PBA330H: Maternal Mortality

This is based heavily on Section 9.5 of Christopher Kaczor's The Ethics of Abortion

Abortion advocates sometimes claim that “abortion is safer than childbirth” or “without legal abortion, women will die.” How can we respond?

The detailed answer is that advances in medicine and proper maternal healthcare are what make pregnancy safe, not abortion. This is a bit of a deep dive on the statistics and case studies so that we have the background to understand why abortion is not the answer to reducing maternal mortality.

FIXME this content is good, but it needs to be explained in a more accessible way, otherwise people get lost in the stats and don't get the bigger point. Some slides/visuals to illustrate the points? Or more of a concise summary? Perhaps changing the flow - this starts out deep in the weeds and slowly works towards a succinct conclusion, instead of maybe answering the question up front and then elaborating?

Illegal Abortions

A related argument is that abortion should be legal or ethically permitted in order to defend the health of women who might die from illegal abortions.

Dr. Bernard Nathanson1):

How many deaths were we talking about when abortion was illegal? In NARAL we generally emphasized the drama of the individual case, not the mass statistics, but when we spoke of the latter it was always “5,000 to 10,000 deaths a year.” I confess that I knew the figures were totally false, and I suppose the others did too if they stopped to think of it. But in the “morality” of our revolution, it was a useful figure, widely accepted, so why go out of our way to correct it with honest statistics?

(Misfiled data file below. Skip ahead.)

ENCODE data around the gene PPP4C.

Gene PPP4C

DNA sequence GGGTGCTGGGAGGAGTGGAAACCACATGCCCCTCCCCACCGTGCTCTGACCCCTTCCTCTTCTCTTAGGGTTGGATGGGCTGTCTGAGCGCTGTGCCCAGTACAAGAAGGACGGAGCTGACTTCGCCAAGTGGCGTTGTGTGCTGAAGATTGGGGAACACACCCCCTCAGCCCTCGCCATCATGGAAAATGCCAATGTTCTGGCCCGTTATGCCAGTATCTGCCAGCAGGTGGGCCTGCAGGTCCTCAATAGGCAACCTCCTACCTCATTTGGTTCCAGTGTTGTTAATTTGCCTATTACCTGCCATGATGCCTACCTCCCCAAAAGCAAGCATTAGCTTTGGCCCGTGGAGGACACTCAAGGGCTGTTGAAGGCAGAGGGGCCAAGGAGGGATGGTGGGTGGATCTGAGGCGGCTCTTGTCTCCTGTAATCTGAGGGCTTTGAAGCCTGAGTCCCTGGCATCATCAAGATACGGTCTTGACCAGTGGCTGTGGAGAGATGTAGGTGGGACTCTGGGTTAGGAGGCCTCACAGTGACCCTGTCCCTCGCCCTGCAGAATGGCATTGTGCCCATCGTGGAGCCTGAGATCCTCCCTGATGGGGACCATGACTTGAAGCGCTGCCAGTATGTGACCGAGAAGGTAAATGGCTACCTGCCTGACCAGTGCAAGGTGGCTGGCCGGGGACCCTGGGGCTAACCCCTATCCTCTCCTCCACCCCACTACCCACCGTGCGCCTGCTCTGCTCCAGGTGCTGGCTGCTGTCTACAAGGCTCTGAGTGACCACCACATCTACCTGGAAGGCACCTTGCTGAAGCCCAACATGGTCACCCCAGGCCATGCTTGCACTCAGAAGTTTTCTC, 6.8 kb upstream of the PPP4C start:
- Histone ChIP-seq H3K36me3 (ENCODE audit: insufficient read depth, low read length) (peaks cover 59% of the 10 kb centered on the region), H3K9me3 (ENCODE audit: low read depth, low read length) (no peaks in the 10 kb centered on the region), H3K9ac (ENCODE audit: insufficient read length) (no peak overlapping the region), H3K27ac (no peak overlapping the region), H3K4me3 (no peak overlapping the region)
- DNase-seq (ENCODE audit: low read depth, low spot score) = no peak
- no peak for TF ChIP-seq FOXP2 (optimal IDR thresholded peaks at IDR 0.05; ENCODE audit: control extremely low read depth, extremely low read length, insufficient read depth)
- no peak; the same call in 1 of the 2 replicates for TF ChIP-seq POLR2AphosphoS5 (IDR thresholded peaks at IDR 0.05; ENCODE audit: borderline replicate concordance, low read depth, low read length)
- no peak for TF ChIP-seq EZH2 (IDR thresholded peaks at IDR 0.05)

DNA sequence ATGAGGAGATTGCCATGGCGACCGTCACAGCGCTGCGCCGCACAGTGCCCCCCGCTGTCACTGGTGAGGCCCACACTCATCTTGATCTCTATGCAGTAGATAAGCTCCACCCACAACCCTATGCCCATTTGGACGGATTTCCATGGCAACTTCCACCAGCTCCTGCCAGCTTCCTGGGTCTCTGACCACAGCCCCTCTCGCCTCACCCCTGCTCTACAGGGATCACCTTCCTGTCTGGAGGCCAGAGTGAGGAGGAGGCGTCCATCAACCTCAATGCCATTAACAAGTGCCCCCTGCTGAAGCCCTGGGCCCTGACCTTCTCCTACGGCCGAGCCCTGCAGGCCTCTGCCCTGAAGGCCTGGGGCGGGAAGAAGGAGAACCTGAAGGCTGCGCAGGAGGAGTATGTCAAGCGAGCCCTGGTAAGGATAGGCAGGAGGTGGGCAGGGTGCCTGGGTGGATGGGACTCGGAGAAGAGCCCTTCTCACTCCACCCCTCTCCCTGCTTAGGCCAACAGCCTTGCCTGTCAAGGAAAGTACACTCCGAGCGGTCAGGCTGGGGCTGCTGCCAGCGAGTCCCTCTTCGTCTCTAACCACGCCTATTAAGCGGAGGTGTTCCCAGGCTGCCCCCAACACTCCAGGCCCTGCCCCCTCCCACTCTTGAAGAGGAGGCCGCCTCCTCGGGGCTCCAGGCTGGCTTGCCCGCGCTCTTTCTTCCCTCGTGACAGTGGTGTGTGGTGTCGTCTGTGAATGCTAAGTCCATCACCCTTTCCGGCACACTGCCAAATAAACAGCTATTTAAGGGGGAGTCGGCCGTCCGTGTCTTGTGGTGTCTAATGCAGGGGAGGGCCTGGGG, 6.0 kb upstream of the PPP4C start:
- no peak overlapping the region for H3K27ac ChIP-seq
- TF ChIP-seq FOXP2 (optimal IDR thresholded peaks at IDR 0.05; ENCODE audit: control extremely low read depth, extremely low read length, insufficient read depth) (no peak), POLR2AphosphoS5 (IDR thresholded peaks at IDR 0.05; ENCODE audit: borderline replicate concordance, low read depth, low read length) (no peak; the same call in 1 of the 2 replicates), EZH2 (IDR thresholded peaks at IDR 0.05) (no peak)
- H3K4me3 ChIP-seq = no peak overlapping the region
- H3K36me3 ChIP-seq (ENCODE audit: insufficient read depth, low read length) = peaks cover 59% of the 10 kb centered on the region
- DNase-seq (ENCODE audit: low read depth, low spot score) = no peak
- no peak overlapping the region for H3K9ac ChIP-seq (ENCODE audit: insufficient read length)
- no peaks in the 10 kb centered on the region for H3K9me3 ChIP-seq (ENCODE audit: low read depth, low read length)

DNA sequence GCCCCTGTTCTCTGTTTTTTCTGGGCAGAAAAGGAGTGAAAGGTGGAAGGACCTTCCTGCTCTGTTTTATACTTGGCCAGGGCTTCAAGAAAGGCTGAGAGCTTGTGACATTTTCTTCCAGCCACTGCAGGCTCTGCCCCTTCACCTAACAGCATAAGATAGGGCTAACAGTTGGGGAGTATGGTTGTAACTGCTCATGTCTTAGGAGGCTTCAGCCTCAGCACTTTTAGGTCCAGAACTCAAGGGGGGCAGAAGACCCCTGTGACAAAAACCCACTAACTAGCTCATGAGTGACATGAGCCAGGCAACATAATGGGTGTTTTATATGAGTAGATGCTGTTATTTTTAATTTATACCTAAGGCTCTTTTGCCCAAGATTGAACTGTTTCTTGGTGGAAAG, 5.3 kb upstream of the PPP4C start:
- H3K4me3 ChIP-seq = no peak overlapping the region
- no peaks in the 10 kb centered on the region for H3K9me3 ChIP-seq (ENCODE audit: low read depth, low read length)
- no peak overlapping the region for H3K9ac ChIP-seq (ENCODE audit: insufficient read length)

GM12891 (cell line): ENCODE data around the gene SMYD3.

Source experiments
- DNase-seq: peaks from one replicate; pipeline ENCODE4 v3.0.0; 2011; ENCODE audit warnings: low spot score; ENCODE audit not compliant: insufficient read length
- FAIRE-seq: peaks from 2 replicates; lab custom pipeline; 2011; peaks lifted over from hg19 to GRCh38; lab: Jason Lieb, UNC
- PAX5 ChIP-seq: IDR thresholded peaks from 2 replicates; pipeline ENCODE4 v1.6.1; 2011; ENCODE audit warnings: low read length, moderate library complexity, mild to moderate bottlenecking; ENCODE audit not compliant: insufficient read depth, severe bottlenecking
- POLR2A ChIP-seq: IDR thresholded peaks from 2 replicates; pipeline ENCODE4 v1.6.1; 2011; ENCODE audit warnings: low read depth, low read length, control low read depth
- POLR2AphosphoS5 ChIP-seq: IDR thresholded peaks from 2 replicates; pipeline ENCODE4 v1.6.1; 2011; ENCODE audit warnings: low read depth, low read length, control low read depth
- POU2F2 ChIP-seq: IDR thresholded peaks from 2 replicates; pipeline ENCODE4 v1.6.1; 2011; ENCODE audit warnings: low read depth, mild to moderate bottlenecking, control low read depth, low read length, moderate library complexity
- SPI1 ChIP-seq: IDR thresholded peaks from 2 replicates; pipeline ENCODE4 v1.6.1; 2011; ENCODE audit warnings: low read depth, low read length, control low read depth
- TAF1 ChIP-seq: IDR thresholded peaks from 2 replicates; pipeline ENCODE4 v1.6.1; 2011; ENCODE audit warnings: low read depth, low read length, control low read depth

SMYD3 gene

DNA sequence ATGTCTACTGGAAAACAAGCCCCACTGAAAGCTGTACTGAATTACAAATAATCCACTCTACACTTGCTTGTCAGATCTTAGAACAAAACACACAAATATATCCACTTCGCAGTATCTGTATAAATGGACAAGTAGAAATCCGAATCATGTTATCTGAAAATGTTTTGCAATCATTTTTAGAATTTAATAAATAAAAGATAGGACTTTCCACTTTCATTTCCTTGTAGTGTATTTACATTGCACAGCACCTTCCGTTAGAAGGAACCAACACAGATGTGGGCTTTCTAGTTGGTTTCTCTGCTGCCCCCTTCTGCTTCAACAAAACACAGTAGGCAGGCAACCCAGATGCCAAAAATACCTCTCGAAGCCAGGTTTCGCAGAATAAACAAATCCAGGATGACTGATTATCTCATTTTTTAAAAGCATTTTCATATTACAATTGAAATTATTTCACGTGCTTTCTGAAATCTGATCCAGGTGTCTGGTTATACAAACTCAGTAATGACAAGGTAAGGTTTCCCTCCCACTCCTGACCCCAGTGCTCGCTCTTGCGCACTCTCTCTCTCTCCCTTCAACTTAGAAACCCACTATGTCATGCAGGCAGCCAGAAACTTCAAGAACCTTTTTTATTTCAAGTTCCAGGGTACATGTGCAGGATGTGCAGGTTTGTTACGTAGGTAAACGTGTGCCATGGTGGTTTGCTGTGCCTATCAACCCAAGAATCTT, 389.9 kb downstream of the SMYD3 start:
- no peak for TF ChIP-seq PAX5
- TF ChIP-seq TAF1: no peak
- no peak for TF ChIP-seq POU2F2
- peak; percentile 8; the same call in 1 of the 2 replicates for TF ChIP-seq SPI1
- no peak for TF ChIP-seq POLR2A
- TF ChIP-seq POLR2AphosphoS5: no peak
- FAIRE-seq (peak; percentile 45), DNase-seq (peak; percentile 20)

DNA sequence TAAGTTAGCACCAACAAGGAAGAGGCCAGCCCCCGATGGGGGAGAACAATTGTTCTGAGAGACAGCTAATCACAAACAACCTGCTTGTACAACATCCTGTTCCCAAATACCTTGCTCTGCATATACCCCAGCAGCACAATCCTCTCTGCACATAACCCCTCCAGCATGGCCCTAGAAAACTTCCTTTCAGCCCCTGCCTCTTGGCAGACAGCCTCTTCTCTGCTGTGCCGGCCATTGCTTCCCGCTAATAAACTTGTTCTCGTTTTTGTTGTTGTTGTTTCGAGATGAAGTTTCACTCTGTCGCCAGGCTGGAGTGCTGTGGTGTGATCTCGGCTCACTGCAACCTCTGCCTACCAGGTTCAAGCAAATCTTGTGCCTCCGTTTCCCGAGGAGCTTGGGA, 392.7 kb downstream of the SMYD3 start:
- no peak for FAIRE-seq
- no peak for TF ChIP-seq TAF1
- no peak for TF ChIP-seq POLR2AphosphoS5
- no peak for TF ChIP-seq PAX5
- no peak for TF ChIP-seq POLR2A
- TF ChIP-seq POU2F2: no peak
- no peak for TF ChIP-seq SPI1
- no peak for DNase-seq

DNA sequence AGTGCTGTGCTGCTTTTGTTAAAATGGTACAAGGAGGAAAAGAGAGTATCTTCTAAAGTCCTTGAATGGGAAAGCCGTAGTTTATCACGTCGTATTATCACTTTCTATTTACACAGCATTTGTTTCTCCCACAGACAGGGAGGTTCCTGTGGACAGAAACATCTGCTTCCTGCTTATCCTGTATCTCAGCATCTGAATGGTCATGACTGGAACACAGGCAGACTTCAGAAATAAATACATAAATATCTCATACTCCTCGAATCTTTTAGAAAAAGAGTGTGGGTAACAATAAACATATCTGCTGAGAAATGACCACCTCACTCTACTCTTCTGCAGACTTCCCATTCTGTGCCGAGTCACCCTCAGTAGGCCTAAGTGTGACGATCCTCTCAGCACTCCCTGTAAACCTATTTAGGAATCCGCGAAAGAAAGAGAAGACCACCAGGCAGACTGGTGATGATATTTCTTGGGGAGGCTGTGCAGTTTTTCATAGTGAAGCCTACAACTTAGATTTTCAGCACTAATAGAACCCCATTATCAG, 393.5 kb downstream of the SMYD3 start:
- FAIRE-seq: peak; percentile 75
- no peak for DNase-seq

• Prior to the legalization of abortion, deaths from abortion decreased dramatically throughout the 20th century
    • e.g. National Center for Health Statistics reported 1231 abortion deaths in 1942 and 120 in 1972
    • Medical advances such as the use of sulfa, penicillin, and safer abortion techniques - not legalization - resulted in fewer deaths2)
    • Legalization does not necessarily make abortion safe, as there are many examples of women who die from legal abortions3)

The Maternal Mortality Myth

  • Dr. Byron Calhoun's article: “The Maternal Mortality Myth in the Context of Legalized Abortion”
    • Responds to the claim that “the risk of death associated with childbirth is approximately 14 times higher than with abortion”
    • Calhoun argues that there is no credible scientific evidence to support this claim
    • For your own background information, we're going to spend a bit of time understanding the abortion death rate and the maternal mortality rate, and why it's not possible to draw such a conclusion
  • Understanding the Maternal Mortality Rate:
    • The maternal mortality rate is the number of deaths from pregnancy per 100,000 live births
      • The number of deaths resulting from pregnancy is difficult to determine because there is lack of consensus regarding the time line
      • Should a death within a month, six months, or a year after birth be attributed to pregnancy?
      • The numerator of maternal deaths includes deaths from ectopic pregnancies, molar pregnancies, miscarriage, and still births - none of which fall into the category of live births
        • “40 percent of the deaths are never represented in the denominator, resulting in a dramatically over-inflated maternal mortality rate
        • “Moreover, the majority of women who survive ectopic pregnancies, miscarriage, and stillbirth will not be in the data at all since their pregnancies do not result in live birth”